The time to achieve a modified Aldrete score of ≥ 9 was recorded as the recovery time. During postoperative period, the time to first analgesic requirement and the total amount of analgesics within 24 hours was recorded. Patients were asked to give a number between from 1 to 5 for the satisfaction assessment for the anesthesia management.
The demographic characteristics and collected data of the patients were entered into IBM® SPSS® (the Statistical Package for the Social Sciences) Statistics version 23. Variables were characterized using mean, maximum and minimum values, and percentage values were used for qualitative variables. Normal distributions were reported as mean ± SD and Student's t-test was used for comparisons between groups. For the analysis of qualitative variables Pearson chi-square test was used if the group was small, Fisher's exact test was used. Nonparametric continuous variables were recorded as median and intermittent distribution and compared using Mann-Whitney U tests. In the comparison of both groups in terms of VAS, two-way ANOVA test was used for the change in time. p < 0.05 value was considered statistically significant.
Totally 60 patients were recruited into the study (Figure 1). Patients' characteristics were shown in Table 1.
Figure 1: The CONSORT flowchart of the study. View Figure 1
Table 1: Patients characteristics. View Table 1
There was no difference between the groups in terms of hemodynamic findings before anesthesia induction and in the peroperative period. However, BIS values were found to be higher in Group I from the 20th minute to the pre-extubation period compared to Group C and were statistically significant in this regard (Table 2).
Table 2: Hemodynamic parameters of the patients (mean ± SD). View Table 2
Aldrete 0 minute scores were similar between groups (7.4 ± 0.5 in Group I, and 7.2 ± 0.5 in Group C, p = 0.139). Aldrete 1st hour scores were 9 in all patients. The time until Aldrete score of 9 was statistically significantly shorter in Group I (Group I 3.8 ± 1.4 min, and Group C 6.3 ± 1.9 min, p < 0.001).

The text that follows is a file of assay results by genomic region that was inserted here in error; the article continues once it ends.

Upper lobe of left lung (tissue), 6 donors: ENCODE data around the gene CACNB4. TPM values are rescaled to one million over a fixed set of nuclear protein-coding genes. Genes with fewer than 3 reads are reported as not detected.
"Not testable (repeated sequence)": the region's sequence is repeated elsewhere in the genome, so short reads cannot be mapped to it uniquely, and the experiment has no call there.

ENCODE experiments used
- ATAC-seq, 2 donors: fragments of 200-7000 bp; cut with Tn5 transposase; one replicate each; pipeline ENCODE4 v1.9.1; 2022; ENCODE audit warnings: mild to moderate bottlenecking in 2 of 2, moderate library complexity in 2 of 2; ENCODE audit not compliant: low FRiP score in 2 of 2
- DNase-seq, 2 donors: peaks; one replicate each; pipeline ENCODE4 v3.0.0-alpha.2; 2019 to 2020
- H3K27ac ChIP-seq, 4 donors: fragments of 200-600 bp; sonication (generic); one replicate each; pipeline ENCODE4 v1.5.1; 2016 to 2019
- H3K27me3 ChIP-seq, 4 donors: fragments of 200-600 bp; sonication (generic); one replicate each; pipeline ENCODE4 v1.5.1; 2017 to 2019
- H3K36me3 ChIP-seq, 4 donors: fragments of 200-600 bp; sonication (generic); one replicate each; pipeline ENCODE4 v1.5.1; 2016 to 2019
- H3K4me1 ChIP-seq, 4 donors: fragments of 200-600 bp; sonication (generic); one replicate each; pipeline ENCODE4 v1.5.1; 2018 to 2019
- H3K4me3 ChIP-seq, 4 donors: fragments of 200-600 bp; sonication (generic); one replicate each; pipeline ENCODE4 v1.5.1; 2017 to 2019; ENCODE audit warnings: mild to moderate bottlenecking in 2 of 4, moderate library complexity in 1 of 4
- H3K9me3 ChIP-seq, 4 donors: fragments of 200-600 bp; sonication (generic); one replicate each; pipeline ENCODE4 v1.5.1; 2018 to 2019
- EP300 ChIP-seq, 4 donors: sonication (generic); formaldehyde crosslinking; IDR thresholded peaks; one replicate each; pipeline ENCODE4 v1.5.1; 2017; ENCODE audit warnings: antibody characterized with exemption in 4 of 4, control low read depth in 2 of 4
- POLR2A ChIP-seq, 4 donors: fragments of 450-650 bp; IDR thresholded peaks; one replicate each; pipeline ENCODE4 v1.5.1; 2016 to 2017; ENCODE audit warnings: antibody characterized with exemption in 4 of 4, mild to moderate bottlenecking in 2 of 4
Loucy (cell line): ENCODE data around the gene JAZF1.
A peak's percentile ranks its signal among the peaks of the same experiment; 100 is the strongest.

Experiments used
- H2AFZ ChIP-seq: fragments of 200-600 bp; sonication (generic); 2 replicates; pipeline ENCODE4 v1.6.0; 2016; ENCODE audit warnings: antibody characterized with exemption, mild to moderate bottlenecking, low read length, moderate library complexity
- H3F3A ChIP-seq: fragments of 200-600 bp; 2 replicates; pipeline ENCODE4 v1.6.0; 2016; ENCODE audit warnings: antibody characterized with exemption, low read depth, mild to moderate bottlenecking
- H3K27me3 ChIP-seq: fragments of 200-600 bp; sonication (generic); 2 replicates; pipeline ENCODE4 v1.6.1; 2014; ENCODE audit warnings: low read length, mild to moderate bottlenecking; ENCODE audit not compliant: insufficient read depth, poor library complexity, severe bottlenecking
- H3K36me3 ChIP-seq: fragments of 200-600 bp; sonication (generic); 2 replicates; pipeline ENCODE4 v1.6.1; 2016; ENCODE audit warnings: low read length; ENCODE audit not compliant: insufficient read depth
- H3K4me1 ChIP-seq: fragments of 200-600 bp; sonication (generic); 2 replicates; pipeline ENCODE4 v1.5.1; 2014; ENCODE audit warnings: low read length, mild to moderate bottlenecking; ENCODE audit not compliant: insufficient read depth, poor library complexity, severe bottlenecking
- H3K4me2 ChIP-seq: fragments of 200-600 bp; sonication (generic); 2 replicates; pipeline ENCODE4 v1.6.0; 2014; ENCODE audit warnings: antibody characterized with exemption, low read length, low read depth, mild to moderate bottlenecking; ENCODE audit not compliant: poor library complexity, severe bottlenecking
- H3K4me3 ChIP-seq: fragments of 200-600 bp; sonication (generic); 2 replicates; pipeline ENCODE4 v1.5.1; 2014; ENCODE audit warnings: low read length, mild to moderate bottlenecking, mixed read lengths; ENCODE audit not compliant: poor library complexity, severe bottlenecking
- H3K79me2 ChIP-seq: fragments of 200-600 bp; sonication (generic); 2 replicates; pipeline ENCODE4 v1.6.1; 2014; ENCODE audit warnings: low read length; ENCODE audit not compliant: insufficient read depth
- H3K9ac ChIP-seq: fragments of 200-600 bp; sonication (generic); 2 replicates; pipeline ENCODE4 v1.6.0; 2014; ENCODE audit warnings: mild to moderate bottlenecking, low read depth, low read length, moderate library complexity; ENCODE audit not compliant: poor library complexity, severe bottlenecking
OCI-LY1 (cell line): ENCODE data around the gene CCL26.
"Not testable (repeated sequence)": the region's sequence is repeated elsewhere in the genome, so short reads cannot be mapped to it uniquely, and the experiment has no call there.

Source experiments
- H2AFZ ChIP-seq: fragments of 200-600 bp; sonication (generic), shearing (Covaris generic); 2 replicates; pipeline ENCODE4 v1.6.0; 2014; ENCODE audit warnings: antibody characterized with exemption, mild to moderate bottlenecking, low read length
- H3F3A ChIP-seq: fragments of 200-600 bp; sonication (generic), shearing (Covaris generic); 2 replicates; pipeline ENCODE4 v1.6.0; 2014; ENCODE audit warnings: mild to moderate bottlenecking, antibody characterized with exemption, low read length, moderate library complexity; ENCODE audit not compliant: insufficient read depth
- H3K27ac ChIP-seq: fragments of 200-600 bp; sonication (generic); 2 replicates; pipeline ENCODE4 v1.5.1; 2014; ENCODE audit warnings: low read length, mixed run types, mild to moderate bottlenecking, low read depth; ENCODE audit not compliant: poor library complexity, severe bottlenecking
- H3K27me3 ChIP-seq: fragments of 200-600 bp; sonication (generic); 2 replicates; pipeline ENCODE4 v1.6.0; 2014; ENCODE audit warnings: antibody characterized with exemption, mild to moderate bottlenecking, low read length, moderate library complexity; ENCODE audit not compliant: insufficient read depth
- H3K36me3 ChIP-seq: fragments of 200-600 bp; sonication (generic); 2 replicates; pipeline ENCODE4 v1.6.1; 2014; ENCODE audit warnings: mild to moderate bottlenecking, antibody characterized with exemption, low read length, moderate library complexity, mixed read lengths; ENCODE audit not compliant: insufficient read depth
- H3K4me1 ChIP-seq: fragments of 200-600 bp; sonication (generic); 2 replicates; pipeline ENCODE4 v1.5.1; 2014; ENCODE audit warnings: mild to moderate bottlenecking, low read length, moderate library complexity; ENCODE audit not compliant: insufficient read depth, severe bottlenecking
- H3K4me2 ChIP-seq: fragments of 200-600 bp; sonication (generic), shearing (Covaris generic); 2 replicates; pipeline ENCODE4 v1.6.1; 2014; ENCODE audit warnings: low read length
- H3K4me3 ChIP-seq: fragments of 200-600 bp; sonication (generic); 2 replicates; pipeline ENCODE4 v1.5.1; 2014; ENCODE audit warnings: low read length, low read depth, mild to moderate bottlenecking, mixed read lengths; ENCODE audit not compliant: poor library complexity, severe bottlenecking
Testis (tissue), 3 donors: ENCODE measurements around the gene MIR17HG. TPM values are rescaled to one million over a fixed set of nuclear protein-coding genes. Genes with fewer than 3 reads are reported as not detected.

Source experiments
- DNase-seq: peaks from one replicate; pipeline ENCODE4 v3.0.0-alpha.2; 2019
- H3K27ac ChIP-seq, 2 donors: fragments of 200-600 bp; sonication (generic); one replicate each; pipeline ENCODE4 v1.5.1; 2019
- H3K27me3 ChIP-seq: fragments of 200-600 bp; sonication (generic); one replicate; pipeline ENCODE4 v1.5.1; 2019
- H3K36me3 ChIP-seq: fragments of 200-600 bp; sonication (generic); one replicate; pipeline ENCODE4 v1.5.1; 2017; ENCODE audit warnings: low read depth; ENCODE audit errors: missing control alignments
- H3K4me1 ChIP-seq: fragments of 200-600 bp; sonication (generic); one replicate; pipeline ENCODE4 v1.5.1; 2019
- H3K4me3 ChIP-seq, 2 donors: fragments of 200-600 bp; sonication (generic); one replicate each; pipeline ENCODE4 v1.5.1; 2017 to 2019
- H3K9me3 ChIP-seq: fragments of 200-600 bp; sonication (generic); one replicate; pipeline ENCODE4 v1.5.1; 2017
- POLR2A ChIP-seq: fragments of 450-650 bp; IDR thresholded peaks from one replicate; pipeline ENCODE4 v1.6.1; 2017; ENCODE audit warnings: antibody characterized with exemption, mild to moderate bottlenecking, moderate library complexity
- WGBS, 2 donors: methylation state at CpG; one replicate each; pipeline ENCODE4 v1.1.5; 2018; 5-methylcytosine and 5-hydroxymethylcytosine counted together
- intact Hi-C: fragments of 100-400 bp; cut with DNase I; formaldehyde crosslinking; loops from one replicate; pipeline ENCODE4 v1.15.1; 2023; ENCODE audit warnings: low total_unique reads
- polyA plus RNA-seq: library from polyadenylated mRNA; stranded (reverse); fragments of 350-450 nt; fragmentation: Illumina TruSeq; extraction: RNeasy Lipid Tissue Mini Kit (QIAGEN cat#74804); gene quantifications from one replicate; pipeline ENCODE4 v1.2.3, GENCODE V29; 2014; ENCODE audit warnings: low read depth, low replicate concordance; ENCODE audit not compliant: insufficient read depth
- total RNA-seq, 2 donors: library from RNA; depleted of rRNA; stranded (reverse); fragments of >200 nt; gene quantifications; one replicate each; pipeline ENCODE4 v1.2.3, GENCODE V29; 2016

Sevoflurane consumption was lower in the group given preemptive single dose IV ibuprofen, but the time to first postoperative analgesic requirement was longer (Table 3). When the total amount of analgesics used in the first postoperative 24 hours was compared, only 1g i.v. paracetamol was sufficient for all patients in Group I, whereas the control group required 1.7 ± 0.7g i.v. paracetamol (p < 0.001). In addition, 100 mg i.v. tramadol was administered to all patients in the control group as an additional analgesic.
Table 3: Consumption of the anesthesia drug and time to first analgesic requirement. View Table 3
When both groups were compared in terms of VAS scores, patients who were given preemptive single dose i.v. ibuprofen had significantly lower VAS scores (Table 4).
Table 4: The comparison of VAS values between Group I, Group C. View Table 4
Nausea and/or vomiting was not observed in any patient.
The aim of this study was to evaluate the effect of postoperative analgesic effectiveness of preemptive ibuprofen on peroperative hemodynamic parameters and recovery criteria in laparoscopic cholecystectomy. As a result of the study, it was observed that the pre-operative ibuprofen decreased peroperative sevoflurane consumption, the time to first analgesic requirement. Besides, the time to recovery was shorter, and there was a statistically significant decrease in VAS scores compared to the control group. Also in the group given ibuprofen, analgesic consumption was found to be less in the postoperative period.